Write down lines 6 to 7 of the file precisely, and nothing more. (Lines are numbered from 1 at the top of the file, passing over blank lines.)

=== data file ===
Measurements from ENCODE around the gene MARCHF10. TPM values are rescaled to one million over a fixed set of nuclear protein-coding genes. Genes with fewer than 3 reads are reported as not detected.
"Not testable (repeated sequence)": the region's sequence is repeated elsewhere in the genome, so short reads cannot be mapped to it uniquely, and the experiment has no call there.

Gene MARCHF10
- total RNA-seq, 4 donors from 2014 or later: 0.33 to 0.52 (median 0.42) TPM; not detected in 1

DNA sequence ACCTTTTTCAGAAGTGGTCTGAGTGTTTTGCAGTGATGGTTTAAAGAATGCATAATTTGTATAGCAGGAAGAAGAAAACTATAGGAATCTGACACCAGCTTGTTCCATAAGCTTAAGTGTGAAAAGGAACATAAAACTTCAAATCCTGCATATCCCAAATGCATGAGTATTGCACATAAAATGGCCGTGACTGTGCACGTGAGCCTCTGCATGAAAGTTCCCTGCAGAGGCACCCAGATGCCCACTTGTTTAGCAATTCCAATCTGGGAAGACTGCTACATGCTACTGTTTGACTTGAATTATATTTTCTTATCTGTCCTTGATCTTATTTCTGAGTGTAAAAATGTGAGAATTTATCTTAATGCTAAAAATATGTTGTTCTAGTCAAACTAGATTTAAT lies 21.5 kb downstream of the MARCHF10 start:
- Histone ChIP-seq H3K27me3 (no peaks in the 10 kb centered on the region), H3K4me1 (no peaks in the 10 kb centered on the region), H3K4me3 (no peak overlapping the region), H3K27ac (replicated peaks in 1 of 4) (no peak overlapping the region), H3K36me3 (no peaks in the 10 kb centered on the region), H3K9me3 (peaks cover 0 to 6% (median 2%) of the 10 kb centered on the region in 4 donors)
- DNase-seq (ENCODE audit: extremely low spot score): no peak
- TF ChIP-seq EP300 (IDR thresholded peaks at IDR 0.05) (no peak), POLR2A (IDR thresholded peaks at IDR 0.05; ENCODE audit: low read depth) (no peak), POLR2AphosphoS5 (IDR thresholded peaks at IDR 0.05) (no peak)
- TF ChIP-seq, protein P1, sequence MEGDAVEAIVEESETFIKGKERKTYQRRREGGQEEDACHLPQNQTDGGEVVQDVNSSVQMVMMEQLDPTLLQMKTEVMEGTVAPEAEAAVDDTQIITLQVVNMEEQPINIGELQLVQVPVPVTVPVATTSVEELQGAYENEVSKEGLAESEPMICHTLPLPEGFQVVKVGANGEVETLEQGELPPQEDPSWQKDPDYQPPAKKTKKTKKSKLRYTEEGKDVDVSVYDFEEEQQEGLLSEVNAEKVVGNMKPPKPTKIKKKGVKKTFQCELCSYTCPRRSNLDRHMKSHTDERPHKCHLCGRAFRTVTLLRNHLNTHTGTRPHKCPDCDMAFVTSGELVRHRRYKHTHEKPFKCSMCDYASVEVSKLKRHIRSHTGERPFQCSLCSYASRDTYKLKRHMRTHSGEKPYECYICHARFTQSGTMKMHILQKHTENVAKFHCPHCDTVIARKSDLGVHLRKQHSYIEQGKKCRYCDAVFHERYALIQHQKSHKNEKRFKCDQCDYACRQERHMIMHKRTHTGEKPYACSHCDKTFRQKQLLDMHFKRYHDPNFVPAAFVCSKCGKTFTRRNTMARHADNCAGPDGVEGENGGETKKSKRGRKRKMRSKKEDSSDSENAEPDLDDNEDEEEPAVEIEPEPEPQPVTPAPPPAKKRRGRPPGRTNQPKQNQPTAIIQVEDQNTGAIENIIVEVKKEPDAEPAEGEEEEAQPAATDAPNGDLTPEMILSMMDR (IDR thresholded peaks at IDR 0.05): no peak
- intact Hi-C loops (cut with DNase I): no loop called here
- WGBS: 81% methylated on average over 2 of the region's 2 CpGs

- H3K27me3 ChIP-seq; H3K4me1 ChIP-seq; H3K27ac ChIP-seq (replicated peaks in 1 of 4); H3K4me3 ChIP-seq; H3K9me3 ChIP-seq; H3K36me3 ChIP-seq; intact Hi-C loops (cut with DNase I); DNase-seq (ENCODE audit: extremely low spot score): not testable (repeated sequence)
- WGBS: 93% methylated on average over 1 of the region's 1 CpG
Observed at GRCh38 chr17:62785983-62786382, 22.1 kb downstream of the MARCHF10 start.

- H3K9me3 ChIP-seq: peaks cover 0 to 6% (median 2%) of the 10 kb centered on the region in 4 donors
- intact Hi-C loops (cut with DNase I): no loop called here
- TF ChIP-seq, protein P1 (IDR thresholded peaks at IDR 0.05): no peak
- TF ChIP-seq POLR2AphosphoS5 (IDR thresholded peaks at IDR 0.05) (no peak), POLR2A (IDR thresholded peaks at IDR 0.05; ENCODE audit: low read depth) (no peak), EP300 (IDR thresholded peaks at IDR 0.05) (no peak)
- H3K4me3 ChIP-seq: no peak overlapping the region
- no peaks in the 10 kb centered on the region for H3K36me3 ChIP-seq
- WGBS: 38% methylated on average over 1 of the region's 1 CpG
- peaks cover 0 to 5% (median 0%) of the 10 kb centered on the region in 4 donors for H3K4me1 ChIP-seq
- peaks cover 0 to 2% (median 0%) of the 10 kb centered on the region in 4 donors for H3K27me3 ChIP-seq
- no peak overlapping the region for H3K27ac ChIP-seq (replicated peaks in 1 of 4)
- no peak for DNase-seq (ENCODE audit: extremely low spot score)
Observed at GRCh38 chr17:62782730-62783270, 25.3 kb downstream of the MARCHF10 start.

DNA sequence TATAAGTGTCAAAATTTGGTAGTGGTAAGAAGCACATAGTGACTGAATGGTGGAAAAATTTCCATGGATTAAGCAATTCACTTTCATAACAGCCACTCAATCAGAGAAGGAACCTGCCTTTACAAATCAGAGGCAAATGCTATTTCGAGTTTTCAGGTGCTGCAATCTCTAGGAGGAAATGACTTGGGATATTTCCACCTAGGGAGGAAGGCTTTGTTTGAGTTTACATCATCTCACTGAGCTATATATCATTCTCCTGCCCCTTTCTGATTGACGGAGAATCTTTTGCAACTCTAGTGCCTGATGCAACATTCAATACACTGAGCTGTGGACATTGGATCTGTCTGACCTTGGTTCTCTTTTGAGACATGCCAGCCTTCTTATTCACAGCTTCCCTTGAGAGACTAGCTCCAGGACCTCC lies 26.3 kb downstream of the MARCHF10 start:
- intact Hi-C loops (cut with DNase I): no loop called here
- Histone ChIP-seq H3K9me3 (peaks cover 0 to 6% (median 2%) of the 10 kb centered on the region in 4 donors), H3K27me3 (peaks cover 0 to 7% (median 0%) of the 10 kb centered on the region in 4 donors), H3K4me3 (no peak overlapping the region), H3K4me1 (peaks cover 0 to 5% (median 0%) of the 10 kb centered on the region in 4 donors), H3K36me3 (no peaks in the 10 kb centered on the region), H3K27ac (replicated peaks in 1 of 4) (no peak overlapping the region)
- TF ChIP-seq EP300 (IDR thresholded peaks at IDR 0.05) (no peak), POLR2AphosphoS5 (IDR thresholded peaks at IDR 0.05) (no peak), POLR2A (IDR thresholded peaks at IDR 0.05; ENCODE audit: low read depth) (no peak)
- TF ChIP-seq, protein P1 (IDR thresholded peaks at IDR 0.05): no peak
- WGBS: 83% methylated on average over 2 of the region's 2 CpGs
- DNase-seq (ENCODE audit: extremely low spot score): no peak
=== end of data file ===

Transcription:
- Histone ChIP-seq H3K27me3 (no peaks in the 10 kb centered on the region), H3K4me1 (no peaks in the 10 kb centered on the region), H3K4me3 (no peak overlapping the region), H3K27ac (replicated peaks in 1 of 4) (no peak overlapping the region), H3K36me3 (no peaks in the 10 kb centered on the region), H3K9me3 (peaks cover 0 to 6% (median 2%) of the 10 kb centered on the region in 4 donors)
- DNase-seq (ENCODE audit: extremely low spot score): no peak